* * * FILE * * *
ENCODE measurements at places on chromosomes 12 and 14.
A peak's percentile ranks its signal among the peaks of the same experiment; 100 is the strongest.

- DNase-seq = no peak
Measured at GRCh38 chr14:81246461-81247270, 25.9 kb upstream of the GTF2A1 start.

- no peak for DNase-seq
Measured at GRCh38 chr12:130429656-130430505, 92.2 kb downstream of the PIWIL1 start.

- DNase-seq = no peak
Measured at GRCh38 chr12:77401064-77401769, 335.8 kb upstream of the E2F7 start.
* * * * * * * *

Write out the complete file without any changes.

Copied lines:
ENCODE measurements at places on chromosomes 12 and 14.
A peak's percentile ranks its signal among the peaks of the same experiment; 100 is the strongest.

- DNase-seq = no peak
Measured at GRCh38 chr14:81246461-81247270, 25.9 kb upstream of the GTF2A1 start.

- no peak for DNase-seq
Measured at GRCh38 chr12:130429656-130430505, 92.2 kb downstream of the PIWIL1 start.

- DNase-seq = no peak
Measured at GRCh38 chr12:77401064-77401769, 335.8 kb upstream of the E2F7 start.